Expressiveness of a NN , i.e. how well it can approximate a specific surface , depends on its inner structure. Number, type and size of inner layers, all these will eventually affect ’s elasticity and the final approximation accuracy. Yet, while the optimal inner architecture of the network depends on the target pdf and its surface properties, in Section 5 we show that even a relatively simple network can approximate various target pdfs with high accuracy, being competitive to the state-of-the-art KDE methods. Still, finding an inner architecture that works perfectly for all target surfaces is an open research question.

Additionally, we tested the usage of batch-normalization (BN) and of dropout within our FC layers. We saw empirically that BN prevents DeepPDF from learning the target pdf. It can be explained by the fact that BN changes the distribution of each batch while DeepPDF basically relies on this distribution to approximate the target pdf. Similarly, dropout was seen to damage accuracy of density estimation. Thus, BN and dropout harm performance of our method and should be avoided for proper DeepPDF convergence.

Batch size vs. estimation quality

As was explained above the batch size can be interpreted as amount of points on surface where we push up/down during a single iteration. The bigger is and the more points are pushed at once, the closer are the real applied up/down forces to their expected values in Eqs. (7) and (8). Thus, bigger will produce more stable, fast and accurate approximation results, which was also observed empirically. Up to memory resource constraints, we suggest to use large batches for best performance.

5 Experimental evaluation

We evaluate our DeepPDF approach on three target densities, whose analytical expressions can be found in Appendix H. The inferred pdfs conceptually represent complicated multi-modal and discontinuous densities, which need to be inferred in real world applications (e.g. estimating measurement model in robotics domain).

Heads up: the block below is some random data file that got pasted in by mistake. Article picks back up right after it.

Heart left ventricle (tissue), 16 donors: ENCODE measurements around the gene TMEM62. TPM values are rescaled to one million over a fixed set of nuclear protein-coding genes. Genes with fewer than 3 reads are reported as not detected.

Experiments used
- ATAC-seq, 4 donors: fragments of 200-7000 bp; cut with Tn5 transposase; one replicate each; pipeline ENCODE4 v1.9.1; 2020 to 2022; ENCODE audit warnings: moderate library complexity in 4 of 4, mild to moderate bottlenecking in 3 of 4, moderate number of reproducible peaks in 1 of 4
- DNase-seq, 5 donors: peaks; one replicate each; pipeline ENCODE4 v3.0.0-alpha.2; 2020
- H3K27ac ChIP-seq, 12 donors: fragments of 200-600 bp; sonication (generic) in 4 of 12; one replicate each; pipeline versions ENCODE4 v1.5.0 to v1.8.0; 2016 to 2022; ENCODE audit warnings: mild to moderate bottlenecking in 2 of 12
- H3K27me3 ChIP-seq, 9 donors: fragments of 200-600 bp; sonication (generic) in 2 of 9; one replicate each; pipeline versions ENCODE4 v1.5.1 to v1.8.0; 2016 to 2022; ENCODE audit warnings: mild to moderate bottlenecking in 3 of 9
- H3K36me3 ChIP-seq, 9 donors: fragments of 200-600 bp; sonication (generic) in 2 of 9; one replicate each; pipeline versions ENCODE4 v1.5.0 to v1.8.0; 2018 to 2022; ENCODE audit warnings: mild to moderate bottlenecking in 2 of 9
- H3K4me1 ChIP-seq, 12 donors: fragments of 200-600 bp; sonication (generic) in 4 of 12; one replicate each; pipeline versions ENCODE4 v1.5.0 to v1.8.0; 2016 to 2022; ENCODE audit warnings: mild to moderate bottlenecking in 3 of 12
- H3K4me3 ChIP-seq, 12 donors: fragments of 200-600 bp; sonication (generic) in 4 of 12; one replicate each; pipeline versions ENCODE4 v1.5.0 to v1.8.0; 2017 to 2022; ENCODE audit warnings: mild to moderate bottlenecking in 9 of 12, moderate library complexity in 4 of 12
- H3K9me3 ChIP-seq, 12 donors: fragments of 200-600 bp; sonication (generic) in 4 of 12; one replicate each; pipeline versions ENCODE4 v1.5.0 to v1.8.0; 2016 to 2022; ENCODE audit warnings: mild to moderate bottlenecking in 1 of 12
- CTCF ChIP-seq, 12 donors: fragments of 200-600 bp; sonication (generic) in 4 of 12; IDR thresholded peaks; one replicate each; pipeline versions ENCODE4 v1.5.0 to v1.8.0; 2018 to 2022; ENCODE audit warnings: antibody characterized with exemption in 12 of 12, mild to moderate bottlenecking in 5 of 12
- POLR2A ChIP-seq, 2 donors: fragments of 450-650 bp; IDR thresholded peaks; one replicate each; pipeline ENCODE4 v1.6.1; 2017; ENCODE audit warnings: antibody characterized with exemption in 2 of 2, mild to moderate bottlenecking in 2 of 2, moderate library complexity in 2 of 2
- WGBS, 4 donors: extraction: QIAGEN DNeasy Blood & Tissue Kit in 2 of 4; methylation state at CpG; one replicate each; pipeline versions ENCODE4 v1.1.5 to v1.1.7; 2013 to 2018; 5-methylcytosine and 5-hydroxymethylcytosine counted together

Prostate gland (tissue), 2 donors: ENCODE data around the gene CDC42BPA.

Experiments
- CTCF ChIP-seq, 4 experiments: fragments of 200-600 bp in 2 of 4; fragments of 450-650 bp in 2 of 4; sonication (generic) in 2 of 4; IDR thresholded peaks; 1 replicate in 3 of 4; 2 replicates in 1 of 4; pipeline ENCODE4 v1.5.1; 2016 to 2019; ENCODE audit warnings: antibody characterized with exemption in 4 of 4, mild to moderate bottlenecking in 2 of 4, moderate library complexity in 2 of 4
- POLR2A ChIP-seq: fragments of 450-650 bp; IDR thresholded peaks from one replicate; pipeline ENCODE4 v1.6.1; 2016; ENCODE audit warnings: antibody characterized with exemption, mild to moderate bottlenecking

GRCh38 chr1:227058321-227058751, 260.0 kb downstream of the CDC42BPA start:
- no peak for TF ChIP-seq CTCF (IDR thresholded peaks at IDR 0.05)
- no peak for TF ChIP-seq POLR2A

In all scenarios, network

contains 3 FC layers of size 1024 with Relu non-linearity, followed by an output FC layer of size 1 with no activation function. Also, we use uniform distribution for

. During learning the batch size is 1000 and overall size of training samples for all evaluated methods is . The effect of smaller dataset size on the inference accuracy is part of future investigation. The learning rate was decayed through the same decay policy for all scenarios, without use of early stopping. The overall number of iterations was around for each scenario. Once trained, we use pdf proxy function from Eq. (12) as our pdf function approximation. DeepPDF was trained with Adam optimizer Kingma14arxiv using GeForce GTX 1080 Ti GPU card.

For comparison, we infer the same densities with KDE method, using two KDE implementations: First is KernelDensity provided by sklearn library Sklearn_KDE_url and represents a standard KDE approach. Second is fastKDE OBrien16csda which is a state-of-the-art KDE extension that provides better accuracy and computational efficiency. Optimal parameters for Sklearn-KDE’s were found via grid search, while fastKDE performs automatic parameter search.